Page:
87. Memorandum From the President’s Assistant for National Security Affairs (Scowcroft) to President Ford, Washington, March 29, 1976.1 2


March 29, 1976

SUBJECT: American Equipment Captured in Indochina

The Problem

There are a number of indications that North Vietnam is preparing to sell some U.S. manufactured military equipment it captured in South Vietnam. A U.S. policy position with respect to the possibility of such a sale is required. An interagency study (Tab B) has identified a range of policy options. The Senior Review Group considered this study on February 27, and recommends a policy of public opposition to North Vietnam’s sale of this equipment but quiet cooperation with any friendly countries who actually purchase it.


With the fall of South Vietnam and Cambodia, Hanoi acquired an estimated$6.0 billion worth of U.S. equipment, ranging from sidearms to sophisticated transport and fighter aircraft. The right to war booty under international law gives the Vietnamese clear title to the captured equipment. While the Foreign Assets Control Regulations, issued under the Trading With the Enemy Act, prohibit persons or firms subject to U.S. jurisdiction from unlicensed dealings with North Vietnam in this equipment, our ability to influence and control the movement of the captured equipment, particularly into unfriendly hands, is obviously quite limited.

We have a number of intelligence reports that North Vietnam may be attempting to sell some of this equipment. Moreover, during recent months, representatives of such friendly governments as Singapore and Nigeria have approached the United States for advice regarding potential purchases. We have also received from private arms merchants and other sources several reports of possible equipment transfers. To date, however, there have been no confirmed sales or transfers.

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A number of friendly countries want weapons of the type that the Vietnamese captured. We do not at this time supply this equipment, either for policy reasons, lack of available materiel in our inventory or in timely production, or because of funding limitations. It could thus be in the United States interest that captured stockpiles fill these requirements at bargain prices. This action would also forestall unfriendly forces from acquiring these weapons and provide a basis for continuing our defense relationship with friendly countries through future supply of spare parts and rehabilitation services.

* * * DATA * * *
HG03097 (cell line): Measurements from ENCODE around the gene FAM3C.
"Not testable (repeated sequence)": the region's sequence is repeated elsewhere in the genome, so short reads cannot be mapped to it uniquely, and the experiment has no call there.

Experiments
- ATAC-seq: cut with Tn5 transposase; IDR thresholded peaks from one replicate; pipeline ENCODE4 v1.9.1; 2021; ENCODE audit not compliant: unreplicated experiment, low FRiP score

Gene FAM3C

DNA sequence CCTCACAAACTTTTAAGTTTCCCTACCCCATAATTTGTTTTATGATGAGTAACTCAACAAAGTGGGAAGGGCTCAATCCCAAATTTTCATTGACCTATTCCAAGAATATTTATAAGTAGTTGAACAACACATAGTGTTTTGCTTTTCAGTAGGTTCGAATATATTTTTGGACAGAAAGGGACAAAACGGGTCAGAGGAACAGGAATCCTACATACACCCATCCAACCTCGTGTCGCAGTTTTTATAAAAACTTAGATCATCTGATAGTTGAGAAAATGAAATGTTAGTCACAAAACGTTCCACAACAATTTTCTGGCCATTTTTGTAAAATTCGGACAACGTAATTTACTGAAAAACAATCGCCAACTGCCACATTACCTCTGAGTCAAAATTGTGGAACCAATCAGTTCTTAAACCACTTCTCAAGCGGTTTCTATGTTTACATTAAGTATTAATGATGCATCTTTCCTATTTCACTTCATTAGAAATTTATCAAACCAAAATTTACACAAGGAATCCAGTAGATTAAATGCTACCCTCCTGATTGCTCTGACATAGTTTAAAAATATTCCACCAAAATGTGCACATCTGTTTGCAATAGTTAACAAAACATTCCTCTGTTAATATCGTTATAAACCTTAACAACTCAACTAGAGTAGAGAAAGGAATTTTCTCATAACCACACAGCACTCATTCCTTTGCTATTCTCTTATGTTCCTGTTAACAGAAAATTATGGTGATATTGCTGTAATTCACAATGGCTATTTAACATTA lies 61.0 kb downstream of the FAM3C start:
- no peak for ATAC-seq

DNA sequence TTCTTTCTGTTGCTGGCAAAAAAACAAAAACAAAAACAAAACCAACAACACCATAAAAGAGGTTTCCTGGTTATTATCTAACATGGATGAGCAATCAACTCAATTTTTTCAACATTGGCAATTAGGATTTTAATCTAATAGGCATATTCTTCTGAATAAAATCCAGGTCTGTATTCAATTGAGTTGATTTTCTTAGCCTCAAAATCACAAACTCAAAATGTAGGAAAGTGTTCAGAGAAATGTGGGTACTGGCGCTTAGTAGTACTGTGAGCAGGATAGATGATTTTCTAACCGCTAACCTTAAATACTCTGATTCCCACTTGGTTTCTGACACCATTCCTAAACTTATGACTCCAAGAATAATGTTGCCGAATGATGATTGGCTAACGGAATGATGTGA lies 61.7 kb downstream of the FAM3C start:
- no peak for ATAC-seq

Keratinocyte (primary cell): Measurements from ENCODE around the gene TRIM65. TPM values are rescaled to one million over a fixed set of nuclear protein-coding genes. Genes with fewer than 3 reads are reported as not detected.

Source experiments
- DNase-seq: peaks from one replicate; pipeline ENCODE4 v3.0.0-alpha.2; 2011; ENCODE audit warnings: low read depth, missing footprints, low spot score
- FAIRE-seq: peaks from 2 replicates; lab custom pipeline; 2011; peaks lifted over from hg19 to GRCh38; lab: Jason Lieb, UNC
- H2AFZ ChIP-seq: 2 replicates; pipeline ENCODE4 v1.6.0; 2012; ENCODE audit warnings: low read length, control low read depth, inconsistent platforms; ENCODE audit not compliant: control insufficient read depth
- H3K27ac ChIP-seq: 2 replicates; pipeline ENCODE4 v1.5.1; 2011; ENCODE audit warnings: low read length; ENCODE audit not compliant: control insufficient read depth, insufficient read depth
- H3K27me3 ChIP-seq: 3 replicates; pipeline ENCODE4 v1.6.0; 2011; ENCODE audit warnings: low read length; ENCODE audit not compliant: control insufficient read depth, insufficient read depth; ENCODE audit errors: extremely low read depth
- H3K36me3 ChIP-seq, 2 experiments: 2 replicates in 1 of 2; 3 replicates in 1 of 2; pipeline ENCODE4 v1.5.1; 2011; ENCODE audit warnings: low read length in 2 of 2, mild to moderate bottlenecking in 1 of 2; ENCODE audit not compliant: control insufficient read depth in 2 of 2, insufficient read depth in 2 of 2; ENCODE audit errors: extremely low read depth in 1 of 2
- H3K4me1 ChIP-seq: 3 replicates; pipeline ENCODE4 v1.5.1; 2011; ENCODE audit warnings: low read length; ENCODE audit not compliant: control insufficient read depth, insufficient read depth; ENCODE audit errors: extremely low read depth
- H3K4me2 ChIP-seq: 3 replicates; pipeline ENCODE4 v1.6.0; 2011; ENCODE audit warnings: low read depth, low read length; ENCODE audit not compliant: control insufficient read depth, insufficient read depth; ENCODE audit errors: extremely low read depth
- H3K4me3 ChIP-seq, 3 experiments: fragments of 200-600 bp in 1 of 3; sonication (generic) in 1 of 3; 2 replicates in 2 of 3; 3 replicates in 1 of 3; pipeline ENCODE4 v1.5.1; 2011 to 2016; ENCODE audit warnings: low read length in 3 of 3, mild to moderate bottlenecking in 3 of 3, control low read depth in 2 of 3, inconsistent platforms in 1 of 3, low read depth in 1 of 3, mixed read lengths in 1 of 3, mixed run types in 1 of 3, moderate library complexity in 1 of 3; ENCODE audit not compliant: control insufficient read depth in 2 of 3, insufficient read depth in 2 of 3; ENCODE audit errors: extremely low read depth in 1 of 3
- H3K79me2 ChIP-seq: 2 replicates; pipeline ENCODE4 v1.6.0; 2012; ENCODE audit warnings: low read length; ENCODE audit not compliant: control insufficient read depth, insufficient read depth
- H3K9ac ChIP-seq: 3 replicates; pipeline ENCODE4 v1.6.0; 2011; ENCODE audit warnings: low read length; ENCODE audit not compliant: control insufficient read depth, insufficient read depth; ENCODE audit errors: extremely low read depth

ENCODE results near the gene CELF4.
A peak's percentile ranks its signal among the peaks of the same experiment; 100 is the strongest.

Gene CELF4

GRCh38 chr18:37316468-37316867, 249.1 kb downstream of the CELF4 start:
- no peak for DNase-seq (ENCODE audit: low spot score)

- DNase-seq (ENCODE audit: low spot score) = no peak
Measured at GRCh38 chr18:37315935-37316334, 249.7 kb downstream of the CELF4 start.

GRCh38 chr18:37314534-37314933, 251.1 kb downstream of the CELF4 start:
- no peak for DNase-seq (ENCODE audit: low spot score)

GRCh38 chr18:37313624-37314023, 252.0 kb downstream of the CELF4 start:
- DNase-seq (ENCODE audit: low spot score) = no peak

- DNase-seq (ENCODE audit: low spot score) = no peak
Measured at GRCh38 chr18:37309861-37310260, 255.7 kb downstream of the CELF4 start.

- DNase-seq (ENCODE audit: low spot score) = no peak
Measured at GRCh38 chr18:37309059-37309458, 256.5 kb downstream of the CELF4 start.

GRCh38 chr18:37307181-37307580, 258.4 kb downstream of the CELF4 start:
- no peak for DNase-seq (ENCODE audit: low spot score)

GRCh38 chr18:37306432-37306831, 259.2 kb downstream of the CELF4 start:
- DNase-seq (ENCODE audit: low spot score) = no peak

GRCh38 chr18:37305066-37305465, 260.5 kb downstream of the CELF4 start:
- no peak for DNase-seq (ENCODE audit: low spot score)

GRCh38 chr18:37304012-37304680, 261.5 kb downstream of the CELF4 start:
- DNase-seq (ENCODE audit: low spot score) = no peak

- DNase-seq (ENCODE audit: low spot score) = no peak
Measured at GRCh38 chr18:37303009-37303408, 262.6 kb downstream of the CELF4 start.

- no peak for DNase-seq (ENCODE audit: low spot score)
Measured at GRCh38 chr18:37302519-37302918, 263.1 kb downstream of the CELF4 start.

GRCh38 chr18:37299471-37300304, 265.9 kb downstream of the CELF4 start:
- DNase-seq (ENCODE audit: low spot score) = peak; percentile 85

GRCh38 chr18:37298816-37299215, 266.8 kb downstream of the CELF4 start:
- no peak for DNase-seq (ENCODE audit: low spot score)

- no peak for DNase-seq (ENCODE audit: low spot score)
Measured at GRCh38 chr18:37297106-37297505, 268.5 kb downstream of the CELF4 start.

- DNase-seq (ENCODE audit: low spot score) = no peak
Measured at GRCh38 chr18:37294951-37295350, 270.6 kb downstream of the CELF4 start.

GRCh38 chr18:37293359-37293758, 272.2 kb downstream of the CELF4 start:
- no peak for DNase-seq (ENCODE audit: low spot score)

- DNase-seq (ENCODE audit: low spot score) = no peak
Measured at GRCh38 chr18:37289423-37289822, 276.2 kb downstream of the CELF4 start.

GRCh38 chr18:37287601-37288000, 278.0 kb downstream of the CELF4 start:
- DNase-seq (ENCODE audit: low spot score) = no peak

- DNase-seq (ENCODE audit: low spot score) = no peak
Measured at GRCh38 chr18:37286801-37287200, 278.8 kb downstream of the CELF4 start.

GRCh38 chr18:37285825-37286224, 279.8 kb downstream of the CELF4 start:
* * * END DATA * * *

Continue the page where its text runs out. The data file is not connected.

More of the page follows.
An interagency review identified the following alternative responses to attempts by Vietnam to sell captured American equipment:

Option I. Use all practicable means to prevent the outflow of U.S. equipment from Vietnam. We would inform all potential purchasers that we would object to any acquisition and that we would furnish no spares or support for such equipment.

This course of action could minimize criticism by Congress or the public. Its disadvantages are that it could involve the U.S. in lengthy and possibly counterproductive disputes with foreign governments, restrict the arms flow to friendly countries, and still not prevent the equipment from reaching unfriendly hands.

Option II. Attempt to insure that friendly governments acquire the equipment. We would actively encourage friendly governments to negotiate with Hanoi and would assure them of our willingness to furnish spare parts and rehabilitation assistance insofar as legally possible. We would also be prepared to license private transactions by U.S. firms on condition that any subsequent resale be subject to prior USG approval. We would ask purchasing governments to treat the equipment as subject to the same restrictions applicable under the Foreign Military Sales Act with respect to use and disposition.

This approach would be based on the assumption that Vietnam will export much of the equipment in any case, and that it is therefore in the U.S. interest to influence the flow to the maximum extent possible. Although we could not prevent entirely the delivery of equipment to unfriendly governments or groups, we would through this option maximize the amount which would go to friendly countries.

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This course of action could produce serious Congressional and public criticism. Licensing U.S. firms to participate in this trade could open the door to heavy pressure for comparable arrangements by oil companies, export-import dealers, and banks.

Option III. Take no formal policy action in advance concerning the captured equipment. We would respond to potential foreign governmental purchasers by stating that we would not look with favor on their acquisition of the equipment, and we would review the question of spare parts on a case-by-case basis. We would take all reasonable steps to inhibit the flow of the equipment to unfriendly hands.